Port of LA demonstrates grace under pressure

By every measure the IAPH conference was a rousing success, attracting more than 500 decision-makers from 55 nations and more than 100 global ocean cargo gateways.
By Patrick Burnson, Executive Editor
May 13, 2013 - LM Editorial

As the Port of Los Angeles hosted the 28th World Ports Conference of the International Association of Ports and Harbors last week, a crucial vote was being cast to determine its logistical future.

By every measure the IAPH conference was a rousing success, attracting more than 500 decision-makers from 55 nations and more than 100 global ocean cargo gateways. But as reported here, Port of LA leaders were also participating in a critical meeting with the Los Angeles City Council to gain approval of BNSF’s Southern California International Gateway (SCIG) project.

Shippers and port authorities alike were relieved to discover that the $500 million project received the green light, thereby making LA an even greener place to do business. While some local residents were opposed to the new construction, the Council recognized that the on-dock intermodal facility is projected to cut emissions by 90 percent, and further reduce the dependence of motor carriers in this vital transport artery.

Outgoing LA Mayor Antonio Villaraigosa noted in his IAPH speech that the port has long been a leader in “clean energy alternatives.” At the same time, he observed that trucking companies, too, have invested nearly $1 billion of their own monies to comply with new regulations.
Mario Cordero, a long-time advocate of Southern California ports, and current chair of the Federal Maritime Commission, echoed the Mayor’s sentiments when he told the IAPH audience that all the region’s stakeholders are “on board” when it comes to improving air quality.



About the Author

image
Patrick Burnson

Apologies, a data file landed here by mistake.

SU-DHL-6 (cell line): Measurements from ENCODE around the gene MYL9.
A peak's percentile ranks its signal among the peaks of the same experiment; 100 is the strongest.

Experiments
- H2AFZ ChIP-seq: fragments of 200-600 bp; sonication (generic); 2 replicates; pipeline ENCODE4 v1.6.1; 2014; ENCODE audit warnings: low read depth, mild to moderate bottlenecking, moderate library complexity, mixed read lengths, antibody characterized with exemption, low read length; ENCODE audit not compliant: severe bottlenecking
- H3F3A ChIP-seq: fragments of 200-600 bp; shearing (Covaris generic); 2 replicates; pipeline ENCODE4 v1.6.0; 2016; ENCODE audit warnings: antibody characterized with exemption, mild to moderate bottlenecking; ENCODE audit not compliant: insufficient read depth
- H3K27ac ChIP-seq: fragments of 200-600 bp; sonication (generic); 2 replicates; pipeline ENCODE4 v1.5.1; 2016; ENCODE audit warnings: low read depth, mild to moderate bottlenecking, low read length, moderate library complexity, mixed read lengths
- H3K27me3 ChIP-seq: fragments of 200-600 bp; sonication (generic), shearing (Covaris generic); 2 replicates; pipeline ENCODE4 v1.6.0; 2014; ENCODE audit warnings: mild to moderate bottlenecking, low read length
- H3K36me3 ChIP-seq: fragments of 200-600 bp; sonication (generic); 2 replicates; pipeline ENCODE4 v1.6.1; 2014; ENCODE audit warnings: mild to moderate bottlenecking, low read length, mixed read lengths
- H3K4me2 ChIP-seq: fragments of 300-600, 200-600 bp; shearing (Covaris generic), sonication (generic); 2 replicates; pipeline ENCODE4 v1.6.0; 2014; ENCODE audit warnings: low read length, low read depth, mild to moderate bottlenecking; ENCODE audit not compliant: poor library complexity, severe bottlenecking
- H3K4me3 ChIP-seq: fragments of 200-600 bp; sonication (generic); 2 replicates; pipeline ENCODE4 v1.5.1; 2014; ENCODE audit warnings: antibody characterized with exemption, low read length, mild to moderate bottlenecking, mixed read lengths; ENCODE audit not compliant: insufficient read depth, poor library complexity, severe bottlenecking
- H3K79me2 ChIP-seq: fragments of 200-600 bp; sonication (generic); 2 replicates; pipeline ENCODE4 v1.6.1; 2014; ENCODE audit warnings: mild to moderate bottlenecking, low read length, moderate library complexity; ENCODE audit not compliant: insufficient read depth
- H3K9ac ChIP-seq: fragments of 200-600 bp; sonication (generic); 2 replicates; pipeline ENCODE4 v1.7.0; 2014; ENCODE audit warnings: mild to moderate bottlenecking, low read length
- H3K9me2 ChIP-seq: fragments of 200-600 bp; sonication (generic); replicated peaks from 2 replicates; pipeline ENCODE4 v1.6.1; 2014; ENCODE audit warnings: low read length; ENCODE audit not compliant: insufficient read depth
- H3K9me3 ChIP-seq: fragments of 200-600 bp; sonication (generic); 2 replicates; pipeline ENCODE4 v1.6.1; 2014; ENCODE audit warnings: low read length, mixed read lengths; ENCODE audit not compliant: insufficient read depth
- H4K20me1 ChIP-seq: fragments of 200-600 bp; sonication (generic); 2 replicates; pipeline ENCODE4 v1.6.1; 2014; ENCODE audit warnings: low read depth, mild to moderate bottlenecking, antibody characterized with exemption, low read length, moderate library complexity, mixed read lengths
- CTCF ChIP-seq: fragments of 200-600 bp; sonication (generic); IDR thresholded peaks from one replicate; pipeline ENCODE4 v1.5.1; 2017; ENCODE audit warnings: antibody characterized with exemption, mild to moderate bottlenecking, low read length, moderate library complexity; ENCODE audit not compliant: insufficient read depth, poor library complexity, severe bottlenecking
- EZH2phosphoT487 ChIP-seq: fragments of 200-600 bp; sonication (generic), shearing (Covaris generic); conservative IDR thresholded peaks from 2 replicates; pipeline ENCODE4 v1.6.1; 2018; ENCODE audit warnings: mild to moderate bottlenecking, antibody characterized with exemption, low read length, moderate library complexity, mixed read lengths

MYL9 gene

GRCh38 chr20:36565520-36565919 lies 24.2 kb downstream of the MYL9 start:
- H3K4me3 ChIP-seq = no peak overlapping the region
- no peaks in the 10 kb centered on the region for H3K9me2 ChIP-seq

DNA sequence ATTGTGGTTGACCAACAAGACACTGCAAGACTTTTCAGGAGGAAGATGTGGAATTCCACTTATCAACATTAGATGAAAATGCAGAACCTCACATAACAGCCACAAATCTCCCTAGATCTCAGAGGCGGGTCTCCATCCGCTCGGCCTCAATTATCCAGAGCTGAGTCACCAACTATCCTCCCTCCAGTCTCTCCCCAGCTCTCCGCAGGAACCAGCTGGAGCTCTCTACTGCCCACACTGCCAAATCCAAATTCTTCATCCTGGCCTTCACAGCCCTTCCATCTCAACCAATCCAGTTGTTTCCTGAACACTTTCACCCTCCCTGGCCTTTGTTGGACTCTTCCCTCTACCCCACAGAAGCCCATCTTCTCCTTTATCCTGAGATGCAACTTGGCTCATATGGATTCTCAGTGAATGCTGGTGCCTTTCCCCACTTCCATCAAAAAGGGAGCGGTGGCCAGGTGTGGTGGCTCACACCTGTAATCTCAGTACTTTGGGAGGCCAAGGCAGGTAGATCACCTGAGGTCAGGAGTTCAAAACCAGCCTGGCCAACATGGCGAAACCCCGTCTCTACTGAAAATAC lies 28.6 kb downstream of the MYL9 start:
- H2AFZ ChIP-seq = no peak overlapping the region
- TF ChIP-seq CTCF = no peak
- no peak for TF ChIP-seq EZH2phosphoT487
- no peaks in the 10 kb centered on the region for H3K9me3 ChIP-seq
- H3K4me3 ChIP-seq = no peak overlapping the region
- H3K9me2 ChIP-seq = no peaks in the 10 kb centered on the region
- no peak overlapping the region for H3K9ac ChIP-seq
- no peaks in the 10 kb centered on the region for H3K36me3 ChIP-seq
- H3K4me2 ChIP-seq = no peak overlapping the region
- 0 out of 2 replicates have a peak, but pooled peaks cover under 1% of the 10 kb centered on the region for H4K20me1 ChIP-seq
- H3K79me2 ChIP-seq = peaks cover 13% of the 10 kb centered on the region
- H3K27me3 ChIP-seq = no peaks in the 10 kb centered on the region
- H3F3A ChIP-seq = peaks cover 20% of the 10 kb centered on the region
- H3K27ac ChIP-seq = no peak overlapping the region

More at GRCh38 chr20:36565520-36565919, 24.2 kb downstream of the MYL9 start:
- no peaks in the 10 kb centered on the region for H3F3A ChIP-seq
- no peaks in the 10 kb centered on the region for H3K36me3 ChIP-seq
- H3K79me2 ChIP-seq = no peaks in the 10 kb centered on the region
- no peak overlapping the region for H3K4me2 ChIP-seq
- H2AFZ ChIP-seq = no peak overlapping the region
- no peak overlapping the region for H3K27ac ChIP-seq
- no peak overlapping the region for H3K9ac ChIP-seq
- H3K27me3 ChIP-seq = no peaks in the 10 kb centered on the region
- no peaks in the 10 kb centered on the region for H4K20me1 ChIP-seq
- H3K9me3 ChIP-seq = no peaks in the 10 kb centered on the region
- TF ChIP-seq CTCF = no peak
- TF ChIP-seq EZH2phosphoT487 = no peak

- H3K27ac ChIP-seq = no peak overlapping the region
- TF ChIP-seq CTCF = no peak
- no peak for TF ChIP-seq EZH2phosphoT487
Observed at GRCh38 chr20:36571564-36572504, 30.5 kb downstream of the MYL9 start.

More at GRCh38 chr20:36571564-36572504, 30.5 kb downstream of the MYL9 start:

Executive Editor

Patrick Burnson is executive editor for Logistics Management and Supply Chain Management Review magazines and web sites. Patrick is a widely-published writer and editor who has spent most of his career covering international trade, global logistics, and supply chain management. He lives and works in San Francisco, providing readers with a Pacific Rim perspective on industry trends and forecasts. You can reach him directly at .(JavaScript must be enabled to view this email address).


Subscribe to Logistics Management magazine

Subscribe today. It's FREE!
Get timely insider information that you can use to better manage your
entire logistics operation.
Start your FREE subscription today!

Recent Entries

Seasonally-adjusted (SA) for-hire truck tonnage in March was up 1.1 percent on the heels of a revised 2.8 percent (from 3.1 percent) February decline, with the SA index at 133.5 (2000=100). This is off 0.3 percent from the all-time high for the SA of 135.8 from January 2015 and is up 5 percent annually.

Intermodal volume was up 8.1 percent annually at 280,016 containers and trailers. This outpaced the week ending April 11 at 270,463 and the week ending April 4 at 271,127. AAR said this tally marks the second highest weekly output it has ever recorded as well as the first time container and trailer traffic was higher than carloads for a one-week period.

Ocean cargo carrier service reliability across the three core East-West trades hit a five-month peak in March with an aggregate on-time performance of 64 percent, according to Carrier Performance Insight, the online schedule reliability tool provided by Drewry Supply Chain Advisors.

The Airforwarders Association, which represents more than 360 companies that move air cargo through the supply chain, today applauded an agreement reached by Congressional leaders to advance legislation giving the President authority to conclude key global trade agreements.

Despite great opportunity for growth, the logistics market in Latin America is lagging behind other emerging markets thanks in part to its notoriety for corruption, violence, poor infrastructure and government bureaucracy.

Article Topics

Blogs · Global · Green · Ocean Cargo · All topics

About the Author

Patrick Burnson, Executive Editor
Patrick Burnson is executive editor for Logistics Management and Supply Chain Management Review. Patrick covers international trade, global logistics, and supply chain management. He lives and works in San Francisco, providing readers with a Pacific Rim perspective on industry trends and forecasts. Contact Patrick Burnson

Comments

Post a comment
Commenting is not available in this channel entry.


© Copyright 2015 Peerless Media LLC, a division of EH Publishing, Inc • 111 Speen Street, Ste 200, Framingham, MA 01701 USA